In Portsmouth this issue has become contested. Each year, all Virginia public school divisions are required to prepare an annual budget for operating their respective schools and the “locality” is obligated by statute to fund a portion of the budget. The above question arises at the end of each budget year. Because it is a crime for a school board to exceed its budget (malfeasance, Va. Code § 22.1-91) there will be some money remaining in the school division coffers at the end of the year in almost all cases. By law, all money provided by the locality that is “unexpended” at the end of the fiscal year reverts to the locality. Va. Code § 22.1-100. That seems simple enough. But is it?
Enter the concept of “encumbrances.” In its most simplistic form, an encumbrance works like this: A school division orders a school bus in March, all according to the budget, but the bus is not delivered until some after the fiscal year ends. If all the “unexpended” money at the end of the year has reverted to the locality, how does the school division pay for the bus when it arrives? If it uses funds from the next fiscal year, the funds will be unaccounted for in that year’s budget. If the school division budgeted for the bus again in that year, it would have budgeted twice for the same bus which simply tends to inflate budgets and cause a loss of accountability. What happens is that the school division will earmark or “encumber” funds equal to the bus contract amount and consider that the funds were spent under the proper budget year. Thus, from the school system perspective the funds for the bus are not “unexpended” and do not revert to the locality. This happens every year for salaries, paper, electrical gear and all other kinds of items needed to run the schools for which purchase orders are issued or contracts exist but for which the goods or services have not arrived by year end or the bill has not come due. It happens in school divisions all across the state.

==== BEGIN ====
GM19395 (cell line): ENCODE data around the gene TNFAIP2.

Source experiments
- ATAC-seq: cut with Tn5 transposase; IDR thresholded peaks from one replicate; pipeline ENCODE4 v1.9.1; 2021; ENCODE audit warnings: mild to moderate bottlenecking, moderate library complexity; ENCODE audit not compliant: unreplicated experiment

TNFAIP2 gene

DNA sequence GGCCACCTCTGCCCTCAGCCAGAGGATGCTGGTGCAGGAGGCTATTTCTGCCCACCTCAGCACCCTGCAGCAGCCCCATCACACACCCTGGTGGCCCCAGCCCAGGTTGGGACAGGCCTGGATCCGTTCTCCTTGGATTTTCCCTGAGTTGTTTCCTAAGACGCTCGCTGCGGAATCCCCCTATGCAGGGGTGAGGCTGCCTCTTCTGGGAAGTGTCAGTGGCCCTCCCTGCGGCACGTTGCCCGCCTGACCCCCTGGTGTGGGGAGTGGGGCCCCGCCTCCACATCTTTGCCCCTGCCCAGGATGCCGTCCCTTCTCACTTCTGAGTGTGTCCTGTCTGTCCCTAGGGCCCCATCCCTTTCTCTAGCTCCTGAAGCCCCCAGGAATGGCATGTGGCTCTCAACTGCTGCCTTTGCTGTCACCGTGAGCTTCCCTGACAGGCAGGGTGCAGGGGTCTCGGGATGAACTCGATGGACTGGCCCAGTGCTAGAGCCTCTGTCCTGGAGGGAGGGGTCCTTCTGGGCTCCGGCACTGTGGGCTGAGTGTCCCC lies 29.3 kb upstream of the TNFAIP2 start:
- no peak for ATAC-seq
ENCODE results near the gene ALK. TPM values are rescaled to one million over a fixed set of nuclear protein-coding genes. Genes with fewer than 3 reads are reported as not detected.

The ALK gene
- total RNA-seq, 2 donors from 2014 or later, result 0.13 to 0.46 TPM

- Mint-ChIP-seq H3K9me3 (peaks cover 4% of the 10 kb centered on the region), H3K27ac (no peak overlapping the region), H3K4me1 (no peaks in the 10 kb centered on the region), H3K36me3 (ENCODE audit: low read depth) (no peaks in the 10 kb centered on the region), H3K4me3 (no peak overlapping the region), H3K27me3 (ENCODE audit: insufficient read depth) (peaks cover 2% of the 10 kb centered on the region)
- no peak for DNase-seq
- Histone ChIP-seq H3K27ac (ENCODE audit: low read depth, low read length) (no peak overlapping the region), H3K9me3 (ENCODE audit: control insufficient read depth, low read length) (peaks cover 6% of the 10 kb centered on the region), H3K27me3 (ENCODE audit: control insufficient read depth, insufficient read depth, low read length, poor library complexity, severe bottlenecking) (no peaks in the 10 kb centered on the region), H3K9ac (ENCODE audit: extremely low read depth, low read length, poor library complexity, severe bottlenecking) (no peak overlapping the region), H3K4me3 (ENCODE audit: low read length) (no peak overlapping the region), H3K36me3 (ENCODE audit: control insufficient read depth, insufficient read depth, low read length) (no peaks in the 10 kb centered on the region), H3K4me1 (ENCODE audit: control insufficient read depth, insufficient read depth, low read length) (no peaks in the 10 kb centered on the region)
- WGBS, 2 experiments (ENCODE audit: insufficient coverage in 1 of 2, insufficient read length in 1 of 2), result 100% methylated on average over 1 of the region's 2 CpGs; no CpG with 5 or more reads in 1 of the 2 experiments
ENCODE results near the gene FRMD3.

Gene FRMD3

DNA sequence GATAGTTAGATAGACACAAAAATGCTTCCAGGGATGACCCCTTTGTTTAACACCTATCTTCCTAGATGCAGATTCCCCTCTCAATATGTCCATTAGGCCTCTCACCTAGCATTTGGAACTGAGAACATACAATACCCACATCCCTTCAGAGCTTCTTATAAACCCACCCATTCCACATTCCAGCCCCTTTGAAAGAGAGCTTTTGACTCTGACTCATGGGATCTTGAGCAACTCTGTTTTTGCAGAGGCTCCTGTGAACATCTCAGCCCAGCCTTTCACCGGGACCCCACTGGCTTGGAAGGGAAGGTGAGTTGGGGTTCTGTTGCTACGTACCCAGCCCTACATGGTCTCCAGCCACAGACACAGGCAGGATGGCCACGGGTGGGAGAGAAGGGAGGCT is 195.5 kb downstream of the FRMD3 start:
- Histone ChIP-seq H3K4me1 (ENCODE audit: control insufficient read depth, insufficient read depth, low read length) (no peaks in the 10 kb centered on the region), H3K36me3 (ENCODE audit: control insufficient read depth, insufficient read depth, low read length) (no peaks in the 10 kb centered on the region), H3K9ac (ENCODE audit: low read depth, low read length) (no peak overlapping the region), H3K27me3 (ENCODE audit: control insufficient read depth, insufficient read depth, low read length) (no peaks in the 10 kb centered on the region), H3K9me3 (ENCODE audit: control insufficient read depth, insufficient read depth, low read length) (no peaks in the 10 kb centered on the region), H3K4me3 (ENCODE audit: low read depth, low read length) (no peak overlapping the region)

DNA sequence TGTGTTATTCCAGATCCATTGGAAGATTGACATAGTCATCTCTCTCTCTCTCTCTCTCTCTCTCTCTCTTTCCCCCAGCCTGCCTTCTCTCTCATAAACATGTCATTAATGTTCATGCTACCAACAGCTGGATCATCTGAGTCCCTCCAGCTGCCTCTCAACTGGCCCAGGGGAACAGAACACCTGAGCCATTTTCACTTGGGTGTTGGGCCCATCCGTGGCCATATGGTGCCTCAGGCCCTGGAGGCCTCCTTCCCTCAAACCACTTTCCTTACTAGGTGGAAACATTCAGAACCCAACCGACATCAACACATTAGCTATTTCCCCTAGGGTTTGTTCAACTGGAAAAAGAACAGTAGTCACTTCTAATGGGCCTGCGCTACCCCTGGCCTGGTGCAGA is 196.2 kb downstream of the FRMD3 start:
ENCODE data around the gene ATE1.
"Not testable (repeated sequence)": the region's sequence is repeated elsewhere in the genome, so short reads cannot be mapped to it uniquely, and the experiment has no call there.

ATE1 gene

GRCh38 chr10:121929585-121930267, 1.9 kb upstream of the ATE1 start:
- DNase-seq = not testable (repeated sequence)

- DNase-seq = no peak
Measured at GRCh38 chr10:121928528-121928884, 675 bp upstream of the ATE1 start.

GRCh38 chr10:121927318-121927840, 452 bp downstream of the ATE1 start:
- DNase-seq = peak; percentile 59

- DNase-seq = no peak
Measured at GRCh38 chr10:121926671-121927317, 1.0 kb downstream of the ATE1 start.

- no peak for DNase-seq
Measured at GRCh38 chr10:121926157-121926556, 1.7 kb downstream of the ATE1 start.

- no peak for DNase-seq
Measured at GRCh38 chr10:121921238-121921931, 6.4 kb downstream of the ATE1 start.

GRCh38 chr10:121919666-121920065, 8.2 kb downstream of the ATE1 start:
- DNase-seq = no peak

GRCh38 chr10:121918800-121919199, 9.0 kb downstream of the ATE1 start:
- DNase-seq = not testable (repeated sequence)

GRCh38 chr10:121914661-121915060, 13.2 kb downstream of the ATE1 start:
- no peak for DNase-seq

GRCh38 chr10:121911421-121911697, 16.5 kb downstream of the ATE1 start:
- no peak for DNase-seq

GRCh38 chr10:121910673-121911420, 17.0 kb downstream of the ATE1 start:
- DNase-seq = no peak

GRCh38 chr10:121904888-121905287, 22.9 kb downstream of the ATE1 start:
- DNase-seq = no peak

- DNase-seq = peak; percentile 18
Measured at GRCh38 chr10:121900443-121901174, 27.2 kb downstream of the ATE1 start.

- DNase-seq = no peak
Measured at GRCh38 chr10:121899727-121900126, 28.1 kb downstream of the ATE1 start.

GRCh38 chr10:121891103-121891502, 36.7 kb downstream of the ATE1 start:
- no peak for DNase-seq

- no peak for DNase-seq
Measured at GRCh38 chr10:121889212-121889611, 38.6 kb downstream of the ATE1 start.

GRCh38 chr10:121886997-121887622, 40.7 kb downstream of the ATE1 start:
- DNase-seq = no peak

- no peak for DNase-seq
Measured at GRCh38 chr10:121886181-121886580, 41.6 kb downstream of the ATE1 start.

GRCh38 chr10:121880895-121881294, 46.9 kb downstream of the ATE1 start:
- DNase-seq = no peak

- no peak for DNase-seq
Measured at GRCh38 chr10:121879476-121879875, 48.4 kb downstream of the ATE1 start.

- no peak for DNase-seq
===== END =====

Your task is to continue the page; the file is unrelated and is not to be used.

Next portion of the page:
This year, for whatever reason, the practice of encumbrances has come under fire in Portsmouth and it has created quite a stir and significant conflict. The school division takes the position that a large portion of the money remaining in its accounts was none-the-less expended. The city manager says all the money in the school accounts at the end of the fiscal year is “unexpended.” This year, the auditors had difficulty reconciling the balances for the school division with the balances for the city because both entities counted the “encumbrances” as their money.
There are no decisions of courts of record in Virginia on the definition of “unexpended”. There are no Attorney General Opinions directly on point. Under the concept of cash accounting the funds are clearly unexpended but under accrual principles the debts are accrued and are arguably expended. In all instances of which I am aware the locality and the school division have agreements, formal or informal, that provide for a working relationship between the two entities mostly dealing with the period of time after the year-end when the bill comes due. For instance, a period of 90 days may be deemed a reasonable time within which the previously contracted for debt must come due in order to satisfy the “encumbered” definition. But without such agreement all are left with the explicit terms of the statute which simply requires unexpended funds to revert to the locality. So, when are public schools funds expended?
There is a political component to this issue as well. If a school division is able to run its public schools in such a manner that it is able to save money from the amount the locality has already agreed to pay for school operations, why should the locality get the savings? Should the school division get to use the money it saved for things that directly benefit the school division? That is another topic altogether.